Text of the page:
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Business: Buying Jobs

3 minute read

To survive in Youngstown

Last year the Aeroquip Corp., a subsidiary of Toledo-based Libbey-Owens-Ford, announced that it was closing its hydraulic hose plant in Youngstown, Ohio. The city was already strug-gling to absorb the layoffs of more than 4,000 steelworkers, and new job prospects in the area seemed slim. So some of the 375 employees decided to buy the 48-acre facility and run it themselves.

Now, nine months after the new employee-owned company, Republic Hose Manufacturing Corp., took over the one-story plant, productivity is up 40%, and the rate of rejected products has dropped from 8% to 1%. The firm, which today employs 130, estimates that for its first complete fiscal year it will earn a pretax profit of up to $600,000 on revenues of $7 million; that is less than the approximately $12 million in revenues of Aeroquip’s final year but at least double the new owners’ initial projections.

Officers at Aeroquip were skeptical when the Youngstown employees presented their plan to buy the plant, but they agreed to sell if the buyers could pay the $2.5 million price. Frank Ciarniello, head of the United Rubber Workers local and a machine operator at the plant, and William Hawkins, then a general foreman and now vice president for operations, persuaded C.C. (“Pete”) Broadwater, Aeroquip’s manager of hose operations, to quit his job and join the new company as chairman and president. Aided by the Ohio Public Interest Campaign, a group that works to encourage business development, and Youngstown Mayor J. Phillip Richley, the three men managed to raise a bit more than $2.5 million.A bank arranged $1.85 million in loans guaranteed by the Small Business Administration and the Economic Development Administration, and the city contributed $750,000 (by buying 33 of the plant’s acres). Six managers bought $100,000 worth of Republic stock, or 40% of the total. Later about 90 other employees invested $70,000 in the shares.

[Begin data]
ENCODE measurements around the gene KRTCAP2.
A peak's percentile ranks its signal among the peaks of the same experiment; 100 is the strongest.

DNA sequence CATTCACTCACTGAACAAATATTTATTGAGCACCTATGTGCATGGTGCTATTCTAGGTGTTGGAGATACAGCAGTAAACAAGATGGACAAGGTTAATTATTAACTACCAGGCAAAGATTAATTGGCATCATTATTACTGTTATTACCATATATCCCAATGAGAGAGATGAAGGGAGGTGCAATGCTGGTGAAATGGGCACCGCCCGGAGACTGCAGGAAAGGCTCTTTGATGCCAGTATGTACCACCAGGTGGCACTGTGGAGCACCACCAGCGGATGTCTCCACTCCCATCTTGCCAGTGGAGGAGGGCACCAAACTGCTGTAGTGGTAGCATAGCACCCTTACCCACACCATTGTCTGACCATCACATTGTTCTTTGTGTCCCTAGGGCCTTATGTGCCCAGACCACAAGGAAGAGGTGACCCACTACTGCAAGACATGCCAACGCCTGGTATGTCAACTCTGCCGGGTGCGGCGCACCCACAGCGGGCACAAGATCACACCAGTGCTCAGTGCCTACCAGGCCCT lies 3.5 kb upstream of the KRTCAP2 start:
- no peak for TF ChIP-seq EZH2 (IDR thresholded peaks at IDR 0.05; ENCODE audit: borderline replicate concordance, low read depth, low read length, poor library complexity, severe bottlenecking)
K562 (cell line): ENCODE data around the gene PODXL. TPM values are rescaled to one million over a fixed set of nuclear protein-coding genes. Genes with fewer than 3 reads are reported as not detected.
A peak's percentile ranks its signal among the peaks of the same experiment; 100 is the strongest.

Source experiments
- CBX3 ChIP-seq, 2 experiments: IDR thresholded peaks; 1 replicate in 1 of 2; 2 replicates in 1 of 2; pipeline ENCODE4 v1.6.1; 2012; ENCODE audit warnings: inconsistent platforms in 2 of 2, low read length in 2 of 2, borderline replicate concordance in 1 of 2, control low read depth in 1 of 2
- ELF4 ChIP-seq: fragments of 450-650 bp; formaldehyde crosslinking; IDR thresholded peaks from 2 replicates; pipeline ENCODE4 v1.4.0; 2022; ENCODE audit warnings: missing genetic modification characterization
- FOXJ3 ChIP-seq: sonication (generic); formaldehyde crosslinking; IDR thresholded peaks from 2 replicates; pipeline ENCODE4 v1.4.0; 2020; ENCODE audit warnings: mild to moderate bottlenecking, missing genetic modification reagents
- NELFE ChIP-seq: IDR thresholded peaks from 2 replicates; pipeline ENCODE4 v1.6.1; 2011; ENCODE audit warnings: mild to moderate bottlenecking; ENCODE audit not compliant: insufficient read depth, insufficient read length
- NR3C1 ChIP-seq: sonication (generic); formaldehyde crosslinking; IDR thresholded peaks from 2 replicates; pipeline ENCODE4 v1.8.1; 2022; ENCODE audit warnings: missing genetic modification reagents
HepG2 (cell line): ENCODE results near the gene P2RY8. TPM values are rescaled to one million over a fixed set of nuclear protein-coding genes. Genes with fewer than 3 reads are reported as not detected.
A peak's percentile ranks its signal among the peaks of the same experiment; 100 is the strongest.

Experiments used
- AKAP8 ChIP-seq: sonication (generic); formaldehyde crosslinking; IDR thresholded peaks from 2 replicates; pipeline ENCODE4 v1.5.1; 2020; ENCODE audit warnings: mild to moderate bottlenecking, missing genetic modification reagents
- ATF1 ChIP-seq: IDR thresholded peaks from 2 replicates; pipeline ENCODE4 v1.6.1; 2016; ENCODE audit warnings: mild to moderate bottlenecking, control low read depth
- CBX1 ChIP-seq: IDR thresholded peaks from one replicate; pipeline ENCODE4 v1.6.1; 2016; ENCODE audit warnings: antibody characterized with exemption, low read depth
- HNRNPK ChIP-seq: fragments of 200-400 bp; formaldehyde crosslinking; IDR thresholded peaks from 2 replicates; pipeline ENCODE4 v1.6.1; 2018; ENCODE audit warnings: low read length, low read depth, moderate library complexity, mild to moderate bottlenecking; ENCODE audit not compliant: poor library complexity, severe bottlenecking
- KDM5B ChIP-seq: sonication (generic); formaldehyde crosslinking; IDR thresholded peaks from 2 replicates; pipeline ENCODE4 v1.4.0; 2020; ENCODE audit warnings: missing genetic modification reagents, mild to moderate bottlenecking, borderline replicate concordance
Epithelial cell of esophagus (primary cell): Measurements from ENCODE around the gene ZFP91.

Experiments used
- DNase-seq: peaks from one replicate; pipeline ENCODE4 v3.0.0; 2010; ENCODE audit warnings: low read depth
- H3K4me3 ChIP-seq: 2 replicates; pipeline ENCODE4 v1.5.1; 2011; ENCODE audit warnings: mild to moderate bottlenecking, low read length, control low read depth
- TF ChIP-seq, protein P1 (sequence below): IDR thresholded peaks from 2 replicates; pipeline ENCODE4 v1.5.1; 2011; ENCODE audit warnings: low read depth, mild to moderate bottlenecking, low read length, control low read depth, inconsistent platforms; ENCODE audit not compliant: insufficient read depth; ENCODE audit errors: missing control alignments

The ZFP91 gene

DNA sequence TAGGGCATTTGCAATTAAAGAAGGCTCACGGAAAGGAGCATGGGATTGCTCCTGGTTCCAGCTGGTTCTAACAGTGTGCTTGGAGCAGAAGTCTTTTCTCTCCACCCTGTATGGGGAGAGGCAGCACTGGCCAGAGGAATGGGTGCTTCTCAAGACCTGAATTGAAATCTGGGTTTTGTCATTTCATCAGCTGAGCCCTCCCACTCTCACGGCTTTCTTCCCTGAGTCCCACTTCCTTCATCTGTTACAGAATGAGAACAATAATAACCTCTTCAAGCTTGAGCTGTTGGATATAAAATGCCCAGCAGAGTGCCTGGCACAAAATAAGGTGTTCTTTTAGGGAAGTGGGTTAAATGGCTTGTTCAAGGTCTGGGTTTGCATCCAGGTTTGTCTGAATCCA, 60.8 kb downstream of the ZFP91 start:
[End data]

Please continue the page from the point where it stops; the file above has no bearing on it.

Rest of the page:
Aeroquip sold the plant because, of ficials said, it was too costly to run. By installing two new boilers, Broadwater trimmed utility bills 80%, to $200,000 annually. Other changes were more painful. The number of salaried employees was reduced to 16 from 50, and the top six managers took a combined pay cut of $71,000 a year. With union support, Broadwater dropped hourly wages to a flat $5, from as much as $6.50. Paid holidays fell to eight from twelve. Vacations, which had averaged five to six weeks annually, were reduced and dropped altogether for the first year. Also axed: the costly pension plan, which had been chewing up $900,000 a year, or between 6% and 7% of the operating budget. Instead, the shareholder-employees chose a combination of improved insurance benefits, bonus and profit-sharing plans, and the promise of eventual stock dividends

Yet morale is high. Even though time clocks and foremen’s whistles have been thrown out, Company Chief Broadwater believes workers are putting in longer hours. “We’re not martyrs, we just want to see this place go,” says Union Leader Ciarniello, who attends board meetings. “I’d make a deal with the devil to keep this place open.”

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